Saturday, December 24, 2011
The Name of the Wind
Another assigned reading project by my dear friend. By now, I knew the drill. Get it pushed at me, try to start reading it, procrastinate for several weeks (sorry!), then get into the book and start reading under the desk in class and give it a high rating. However, I got caught by my teacher. But, it didn't disappoint. This was a wonderful tapestry of a world, with a nicely developed magic system. It tells the tale of a boy who's parents were killed by a fairy tale gone nightmare in life. It follows him in his life in the city as a street urchin to a university goer who is brilliant, to a Talented musician.
The character of Kvothe is an interesting one, though one thoroughly concerned with image. However, this being only the first book in a promising series, I shall wait until the next one comes out (had better be soon!) to draw conclusions about him. Then maybe I can decide whether or not Kvothe and Ambrose's relationship is exactly like Harry and Malfoy's from Harry Potter, or more malicious. I'm going for the latter.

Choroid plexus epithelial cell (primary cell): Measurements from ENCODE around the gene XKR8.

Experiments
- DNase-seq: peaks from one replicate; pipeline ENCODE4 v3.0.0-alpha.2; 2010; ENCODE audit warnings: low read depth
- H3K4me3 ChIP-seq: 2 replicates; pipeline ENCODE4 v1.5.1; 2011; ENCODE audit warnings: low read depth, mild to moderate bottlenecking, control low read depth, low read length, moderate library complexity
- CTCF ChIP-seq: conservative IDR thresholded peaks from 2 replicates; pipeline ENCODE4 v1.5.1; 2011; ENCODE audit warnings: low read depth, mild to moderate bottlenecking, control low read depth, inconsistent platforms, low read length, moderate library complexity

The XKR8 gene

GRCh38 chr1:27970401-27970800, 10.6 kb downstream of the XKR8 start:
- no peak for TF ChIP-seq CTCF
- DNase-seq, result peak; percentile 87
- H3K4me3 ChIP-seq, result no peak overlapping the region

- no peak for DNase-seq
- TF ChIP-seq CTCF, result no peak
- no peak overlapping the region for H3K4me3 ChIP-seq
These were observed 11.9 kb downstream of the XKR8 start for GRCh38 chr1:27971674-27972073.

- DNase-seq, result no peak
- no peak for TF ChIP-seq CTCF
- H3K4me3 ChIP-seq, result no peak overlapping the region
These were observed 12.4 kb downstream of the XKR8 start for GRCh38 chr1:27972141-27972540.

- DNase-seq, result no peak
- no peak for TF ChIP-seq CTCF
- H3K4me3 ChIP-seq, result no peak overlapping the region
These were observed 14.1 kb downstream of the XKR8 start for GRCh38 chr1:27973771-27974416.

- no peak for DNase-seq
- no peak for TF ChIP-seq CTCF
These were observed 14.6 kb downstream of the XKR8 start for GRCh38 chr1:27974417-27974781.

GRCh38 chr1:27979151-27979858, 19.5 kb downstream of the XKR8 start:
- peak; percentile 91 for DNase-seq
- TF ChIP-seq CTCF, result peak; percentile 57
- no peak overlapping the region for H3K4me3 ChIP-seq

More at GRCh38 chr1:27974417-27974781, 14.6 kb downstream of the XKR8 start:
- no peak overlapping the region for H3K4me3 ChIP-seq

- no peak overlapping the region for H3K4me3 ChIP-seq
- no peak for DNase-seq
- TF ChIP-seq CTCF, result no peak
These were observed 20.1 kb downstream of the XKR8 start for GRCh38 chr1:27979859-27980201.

Since I can't think of anything else to say about this book other than it's really SUPERBLY good, (read it!) I'm going to give my food analogy and number score, then blink out. I would describe this book much like I described The Way of the Kings. It is a delectable apple pie, crisp and fresh out of the oven on a cool autumn day, you breathe in the scent, wanting to savor it and then just break the crust with your fork, releasing the built up steam and even more of the warm, cinnamony aroma and then your mother, seeing that you're eating pie before your dinner, goes, "WHAT THE HECK ARE YOU DOING???" swipes the plate of pie away, leaving you staring after it, knife and fork in hand, thinking, "What the heck are you doing? I was gonna eat that!" Then, to top it all of, your mum lectures you for a good 5 minutes about how pie isn't dinner, and you have to wait until after and she spent so long making the dinner of macaroni & cheese (which can be made in 12 minutes). Then you're like, whatever. To condense one long wind into a couple of characters, this book is a solid 4.3. Good to the point of great, but then it ended too abruptly.